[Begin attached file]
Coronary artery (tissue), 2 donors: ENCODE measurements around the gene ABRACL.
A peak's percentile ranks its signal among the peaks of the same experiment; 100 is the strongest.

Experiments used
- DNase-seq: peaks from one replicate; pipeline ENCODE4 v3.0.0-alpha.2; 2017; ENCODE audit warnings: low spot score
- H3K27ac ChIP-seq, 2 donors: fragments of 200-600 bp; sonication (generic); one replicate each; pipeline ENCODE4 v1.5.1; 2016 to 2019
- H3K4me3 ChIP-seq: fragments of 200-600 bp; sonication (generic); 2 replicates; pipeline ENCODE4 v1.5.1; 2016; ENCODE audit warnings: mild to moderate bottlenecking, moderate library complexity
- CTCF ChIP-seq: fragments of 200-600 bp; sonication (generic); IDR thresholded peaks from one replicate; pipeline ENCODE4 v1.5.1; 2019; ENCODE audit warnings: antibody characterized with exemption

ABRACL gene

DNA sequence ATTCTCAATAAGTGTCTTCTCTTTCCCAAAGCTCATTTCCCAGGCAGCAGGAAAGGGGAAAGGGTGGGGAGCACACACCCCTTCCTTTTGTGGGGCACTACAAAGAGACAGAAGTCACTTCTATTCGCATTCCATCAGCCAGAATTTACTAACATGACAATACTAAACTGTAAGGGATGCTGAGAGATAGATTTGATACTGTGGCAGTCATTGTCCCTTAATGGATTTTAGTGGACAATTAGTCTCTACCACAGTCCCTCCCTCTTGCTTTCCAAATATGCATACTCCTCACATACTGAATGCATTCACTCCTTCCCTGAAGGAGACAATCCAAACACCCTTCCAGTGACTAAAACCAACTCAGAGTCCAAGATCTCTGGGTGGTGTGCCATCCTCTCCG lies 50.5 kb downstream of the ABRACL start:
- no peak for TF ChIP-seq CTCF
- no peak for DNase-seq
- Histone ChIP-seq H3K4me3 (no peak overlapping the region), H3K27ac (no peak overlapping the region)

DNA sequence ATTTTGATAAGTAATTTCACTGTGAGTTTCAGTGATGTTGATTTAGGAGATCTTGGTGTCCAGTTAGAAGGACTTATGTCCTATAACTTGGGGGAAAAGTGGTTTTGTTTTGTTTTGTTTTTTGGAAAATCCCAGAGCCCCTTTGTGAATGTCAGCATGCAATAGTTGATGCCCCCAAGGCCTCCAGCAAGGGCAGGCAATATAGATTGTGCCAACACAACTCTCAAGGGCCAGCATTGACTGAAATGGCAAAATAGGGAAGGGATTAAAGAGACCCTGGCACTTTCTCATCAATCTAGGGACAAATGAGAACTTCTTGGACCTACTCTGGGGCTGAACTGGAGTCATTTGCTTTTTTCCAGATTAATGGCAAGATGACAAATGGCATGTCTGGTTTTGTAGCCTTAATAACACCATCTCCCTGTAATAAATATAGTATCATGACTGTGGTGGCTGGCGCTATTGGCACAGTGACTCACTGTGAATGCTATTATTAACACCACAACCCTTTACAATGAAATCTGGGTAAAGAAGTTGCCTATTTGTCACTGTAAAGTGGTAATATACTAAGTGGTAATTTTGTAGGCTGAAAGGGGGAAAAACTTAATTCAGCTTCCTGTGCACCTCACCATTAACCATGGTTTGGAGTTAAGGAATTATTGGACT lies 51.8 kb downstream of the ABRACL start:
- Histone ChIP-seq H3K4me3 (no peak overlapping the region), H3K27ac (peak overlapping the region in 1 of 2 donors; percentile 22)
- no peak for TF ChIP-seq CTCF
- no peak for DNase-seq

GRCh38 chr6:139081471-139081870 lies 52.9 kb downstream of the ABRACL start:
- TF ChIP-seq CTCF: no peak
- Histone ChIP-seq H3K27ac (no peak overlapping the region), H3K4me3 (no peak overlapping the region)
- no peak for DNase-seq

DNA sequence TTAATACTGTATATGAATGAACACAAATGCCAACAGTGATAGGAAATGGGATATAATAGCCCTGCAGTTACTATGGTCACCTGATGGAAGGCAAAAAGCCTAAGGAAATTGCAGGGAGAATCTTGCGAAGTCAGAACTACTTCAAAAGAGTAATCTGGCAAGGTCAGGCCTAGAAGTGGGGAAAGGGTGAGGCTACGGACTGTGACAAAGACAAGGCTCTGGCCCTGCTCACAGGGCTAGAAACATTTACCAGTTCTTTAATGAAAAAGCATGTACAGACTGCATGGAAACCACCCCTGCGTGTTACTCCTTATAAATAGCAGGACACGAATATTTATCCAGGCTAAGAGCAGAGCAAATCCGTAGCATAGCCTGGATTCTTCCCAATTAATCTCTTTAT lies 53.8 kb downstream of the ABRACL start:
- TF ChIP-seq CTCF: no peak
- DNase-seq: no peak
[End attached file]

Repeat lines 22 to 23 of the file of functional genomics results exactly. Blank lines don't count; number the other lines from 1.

- TF ChIP-seq CTCF: no peak
- DNase-seq: no peak